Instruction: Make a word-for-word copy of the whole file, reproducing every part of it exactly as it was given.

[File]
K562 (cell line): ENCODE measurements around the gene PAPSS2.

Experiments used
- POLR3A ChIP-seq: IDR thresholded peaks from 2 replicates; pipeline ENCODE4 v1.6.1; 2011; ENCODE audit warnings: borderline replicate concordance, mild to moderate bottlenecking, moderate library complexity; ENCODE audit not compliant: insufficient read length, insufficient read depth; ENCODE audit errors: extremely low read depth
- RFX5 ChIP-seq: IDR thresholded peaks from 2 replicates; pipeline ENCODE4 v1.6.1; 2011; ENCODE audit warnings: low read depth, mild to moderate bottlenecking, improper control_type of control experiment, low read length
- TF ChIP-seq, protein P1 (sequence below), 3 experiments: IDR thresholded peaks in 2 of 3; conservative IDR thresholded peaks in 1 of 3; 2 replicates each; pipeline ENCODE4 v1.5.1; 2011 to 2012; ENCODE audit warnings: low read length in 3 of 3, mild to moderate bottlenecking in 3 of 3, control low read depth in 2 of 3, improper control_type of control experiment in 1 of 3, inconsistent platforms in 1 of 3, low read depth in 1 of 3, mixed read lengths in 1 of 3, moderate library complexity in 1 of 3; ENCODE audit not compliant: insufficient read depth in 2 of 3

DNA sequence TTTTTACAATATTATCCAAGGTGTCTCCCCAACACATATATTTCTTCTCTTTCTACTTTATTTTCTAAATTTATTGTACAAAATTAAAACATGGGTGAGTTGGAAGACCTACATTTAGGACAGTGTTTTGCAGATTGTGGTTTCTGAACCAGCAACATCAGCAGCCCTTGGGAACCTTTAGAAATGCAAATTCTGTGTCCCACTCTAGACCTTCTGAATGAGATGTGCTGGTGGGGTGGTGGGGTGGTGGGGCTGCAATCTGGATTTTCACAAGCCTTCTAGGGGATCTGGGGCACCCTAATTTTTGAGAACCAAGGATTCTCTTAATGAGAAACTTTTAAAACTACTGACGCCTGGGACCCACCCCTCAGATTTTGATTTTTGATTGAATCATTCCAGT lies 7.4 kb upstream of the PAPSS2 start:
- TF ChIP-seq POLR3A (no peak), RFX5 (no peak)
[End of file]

K562 (cell line): ENCODE measurements around the gene PAPSS2.

Experiments used
- POLR3A ChIP-seq: IDR thresholded peaks from 2 replicates; pipeline ENCODE4 v1.6.1; 2011; ENCODE audit warnings: borderline replicate concordance, mild to moderate bottlenecking, moderate library complexity; ENCODE audit not compliant: insufficient read length, insufficient read depth; ENCODE audit errors: extremely low read depth
- RFX5 ChIP-seq: IDR thresholded peaks from 2 replicates; pipeline ENCODE4 v1.6.1; 2011; ENCODE audit warnings: low read depth, mild to moderate bottlenecking, improper control_type of control experiment, low read length
- TF ChIP-seq, protein P1 (sequence below), 3 experiments: IDR thresholded peaks in 2 of 3; conservative IDR thresholded peaks in 1 of 3; 2 replicates each; pipeline ENCODE4 v1.5.1; 2011 to 2012; ENCODE audit warnings: low read length in 3 of 3, mild to moderate bottlenecking in 3 of 3, control low read depth in 2 of 3, improper control_type of control experiment in 1 of 3, inconsistent platforms in 1 of 3, low read depth in 1 of 3, mixed read lengths in 1 of 3, moderate library complexity in 1 of 3; ENCODE audit not compliant: insufficient read depth in 2 of 3

DNA sequence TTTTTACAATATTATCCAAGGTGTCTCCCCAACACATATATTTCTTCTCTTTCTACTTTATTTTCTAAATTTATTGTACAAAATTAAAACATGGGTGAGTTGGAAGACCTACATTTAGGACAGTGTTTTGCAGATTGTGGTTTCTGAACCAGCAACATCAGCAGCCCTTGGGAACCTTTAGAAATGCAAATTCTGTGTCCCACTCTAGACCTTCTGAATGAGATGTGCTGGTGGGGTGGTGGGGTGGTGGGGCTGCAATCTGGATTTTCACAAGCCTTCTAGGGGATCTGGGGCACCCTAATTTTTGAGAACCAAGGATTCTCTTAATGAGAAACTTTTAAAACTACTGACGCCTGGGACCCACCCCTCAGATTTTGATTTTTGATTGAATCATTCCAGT lies 7.4 kb upstream of the PAPSS2 start:
- TF ChIP-seq POLR3A (no peak), RFX5 (no peak)